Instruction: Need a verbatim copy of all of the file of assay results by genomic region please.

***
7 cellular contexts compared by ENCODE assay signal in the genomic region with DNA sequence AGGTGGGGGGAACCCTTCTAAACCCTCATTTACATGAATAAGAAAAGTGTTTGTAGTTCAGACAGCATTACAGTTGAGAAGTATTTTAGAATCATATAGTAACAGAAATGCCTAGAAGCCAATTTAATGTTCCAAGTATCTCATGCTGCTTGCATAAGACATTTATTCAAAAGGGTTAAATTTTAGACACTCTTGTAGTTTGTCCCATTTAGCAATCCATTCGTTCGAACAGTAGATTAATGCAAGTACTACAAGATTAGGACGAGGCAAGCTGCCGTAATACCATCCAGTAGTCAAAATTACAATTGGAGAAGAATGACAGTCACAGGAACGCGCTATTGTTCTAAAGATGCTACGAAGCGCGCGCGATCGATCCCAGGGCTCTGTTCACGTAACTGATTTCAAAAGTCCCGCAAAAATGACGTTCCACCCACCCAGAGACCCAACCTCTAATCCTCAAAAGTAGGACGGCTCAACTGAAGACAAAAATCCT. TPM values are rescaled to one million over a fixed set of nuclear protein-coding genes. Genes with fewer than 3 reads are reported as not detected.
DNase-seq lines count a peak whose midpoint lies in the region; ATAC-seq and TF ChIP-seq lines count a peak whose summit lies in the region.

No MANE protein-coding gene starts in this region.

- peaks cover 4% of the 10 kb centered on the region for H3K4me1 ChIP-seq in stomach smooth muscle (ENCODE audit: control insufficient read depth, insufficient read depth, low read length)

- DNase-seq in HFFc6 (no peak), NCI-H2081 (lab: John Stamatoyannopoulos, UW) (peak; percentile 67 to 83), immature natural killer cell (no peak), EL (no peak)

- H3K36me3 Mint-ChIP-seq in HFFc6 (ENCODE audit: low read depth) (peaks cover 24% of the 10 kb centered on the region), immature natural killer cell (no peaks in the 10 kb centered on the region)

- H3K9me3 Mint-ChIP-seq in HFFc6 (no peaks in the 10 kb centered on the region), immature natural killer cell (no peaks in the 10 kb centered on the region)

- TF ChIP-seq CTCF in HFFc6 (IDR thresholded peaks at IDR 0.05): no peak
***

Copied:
7 cellular contexts compared by ENCODE assay signal in the genomic region with DNA sequence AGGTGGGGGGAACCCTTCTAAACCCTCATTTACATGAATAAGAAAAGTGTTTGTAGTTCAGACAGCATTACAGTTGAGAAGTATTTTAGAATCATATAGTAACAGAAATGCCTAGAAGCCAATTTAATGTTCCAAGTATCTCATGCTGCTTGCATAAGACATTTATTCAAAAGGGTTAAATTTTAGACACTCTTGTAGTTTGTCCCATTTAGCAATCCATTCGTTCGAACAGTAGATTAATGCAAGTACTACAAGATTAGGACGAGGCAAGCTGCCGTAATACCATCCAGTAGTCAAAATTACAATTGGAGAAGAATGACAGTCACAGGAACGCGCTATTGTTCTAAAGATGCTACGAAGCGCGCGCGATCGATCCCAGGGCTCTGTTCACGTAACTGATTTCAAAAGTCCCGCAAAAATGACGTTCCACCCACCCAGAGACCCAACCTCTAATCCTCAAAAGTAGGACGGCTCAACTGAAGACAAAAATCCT. TPM values are rescaled to one million over a fixed set of nuclear protein-coding genes. Genes with fewer than 3 reads are reported as not detected.
DNase-seq lines count a peak whose midpoint lies in the region; ATAC-seq and TF ChIP-seq lines count a peak whose summit lies in the region.

No MANE protein-coding gene starts in this region.

- peaks cover 4% of the 10 kb centered on the region for H3K4me1 ChIP-seq in stomach smooth muscle (ENCODE audit: control insufficient read depth, insufficient read depth, low read length)

- DNase-seq in HFFc6 (no peak), NCI-H2081 (lab: John Stamatoyannopoulos, UW) (peak; percentile 67 to 83), immature natural killer cell (no peak), EL (no peak)

- H3K36me3 Mint-ChIP-seq in HFFc6 (ENCODE audit: low read depth) (peaks cover 24% of the 10 kb centered on the region), immature natural killer cell (no peaks in the 10 kb centered on the region)

- H3K9me3 Mint-ChIP-seq in HFFc6 (no peaks in the 10 kb centered on the region), immature natural killer cell (no peaks in the 10 kb centered on the region)

- TF ChIP-seq CTCF in HFFc6 (IDR thresholded peaks at IDR 0.05): no peak